Synchro Software and Microsoft Take Construction Planning to New Heights – Network Technology Partners
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Synchro Software and Microsoft Take Construction Planning to New Heights

By January 26, 2021 No Comments

Source: Microsoft

Synchro Software’s 4D construction-modeling solution was already state-of-the-art before they started exploring Microsoft’s cutting-edge augmented-reality and cloud technologies. “For general commercial contractors, Synchro software is used for digital construction planning and operations. At the core is a 4D engine that can simulate construction processes,” says Greg Demchak, Director of Product Management at Synchro Software.

“The software imports 3D CAD/BIM models of construction projects, and then lets you link those model objects to detailed project schedules, known as Gantt charts,” says Demchak. “So, when you add the time dimension, you get a complete 4D run-through of the project from beginning to end.”

Integrating HoloLens with Synchro came about almost serendipitously. “I was invited by a friend to this private Microsoft hackathon event for HoloLens. So, I took a team and we just hacked all weekend. We tested everything we could, including integrating our dimensional environments into HoloLens,” says Demchak.

This led to a pivotal discovery. “The integration was almost seamless,” says Demchak. “We were already building a mobile app for Synchro using a gaming engine typically used for building dimensional worlds for games. Turns out, HoloLens has a really tight integration with that gaming engine. So, we were able to get that working pretty quickly.”

Pulling the Synchro experience into HoloLens has been a game-changer. Users can now “digitally rehearse” 4D construction projects with a high degree of accuracy and detail. The HoloLens overlays the dimensional Synchro graphics on the job site, and the user can watch as structures are built and systems are installed across the timeline.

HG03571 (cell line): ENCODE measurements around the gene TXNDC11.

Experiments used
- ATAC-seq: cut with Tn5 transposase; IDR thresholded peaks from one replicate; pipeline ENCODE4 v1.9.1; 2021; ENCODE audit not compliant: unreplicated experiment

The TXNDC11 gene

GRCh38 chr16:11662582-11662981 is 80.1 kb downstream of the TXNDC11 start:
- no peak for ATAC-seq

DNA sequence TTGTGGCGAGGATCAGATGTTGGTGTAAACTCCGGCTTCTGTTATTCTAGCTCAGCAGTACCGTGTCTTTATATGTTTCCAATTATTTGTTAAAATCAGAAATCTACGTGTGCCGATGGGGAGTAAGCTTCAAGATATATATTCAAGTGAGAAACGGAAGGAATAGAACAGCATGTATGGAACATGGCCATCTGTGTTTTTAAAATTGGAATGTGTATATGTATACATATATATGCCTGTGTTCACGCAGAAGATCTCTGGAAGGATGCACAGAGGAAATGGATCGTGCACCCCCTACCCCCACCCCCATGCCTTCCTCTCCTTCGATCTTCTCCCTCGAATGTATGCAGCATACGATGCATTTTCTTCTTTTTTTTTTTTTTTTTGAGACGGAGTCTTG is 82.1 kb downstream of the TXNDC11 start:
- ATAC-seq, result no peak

Early users have been amazed. “People love this. It’s so cool to watch them move their heads around and walk inside the model at one-to-one scale, which usually blows them away because it’s the first time they can actually feel the scale of what they’re working on,” says Demchak. “But beyond the cool factor, it can help our customers win jobs. That just happened in the UK, where our customer used the HoloLens in their presentation, and it helped them win a huge job.”

Through the immersive HoloLens experience, users get a much more impactful visual reference for what they’re building. “If you see it better, you’re going to do it better,” says Demchak.

“We’re also looking at field applications,” says Demchak. “Inspectors could use it to check quality, validate the completion of tasks, and identify issues in the field in real-time. We need to make it easy to interact with 4D models, and that means making apps that are intuitive. The mixed reality aspect of HoloLens gives us that opportunity.”

Synchro files are data-heavy, and require powerful processing to render and animate smoothly. But high-end workstations aren’t usually available in the field. So, Synchro took advantage of Azure GPU–enabled virtual machines to offload graphics processing from end-user devices like tablets and HoloLens.

“When we use our mobile app or HoloLens in a remote situation, the experience is seamless. You can’t even tell you’re running the Synchro app on a cloud server and not on a local machine,” says Demchak.

Over the course of a project, Synchro files contain growing stores of data that can be used for analysis and reporting purposes. “As field inspectors keep track of progress, the data just feeds into the Synchro project database,” says Demchak. “So, we’re able to pull that data into Microsoft Power Platform and run some analysis and produce visual reports that give business stakeholders a sense of progress.”

Synchro is also looking at Microsoft Azure Machine Learning for future opportunities and capabilities. “We could start feeding data across projects into machine learning and start analyzing timelines, tasks, and other variables, and see what patterns emerge that could be useful in further improving practices and making business decisions,” says Demchak.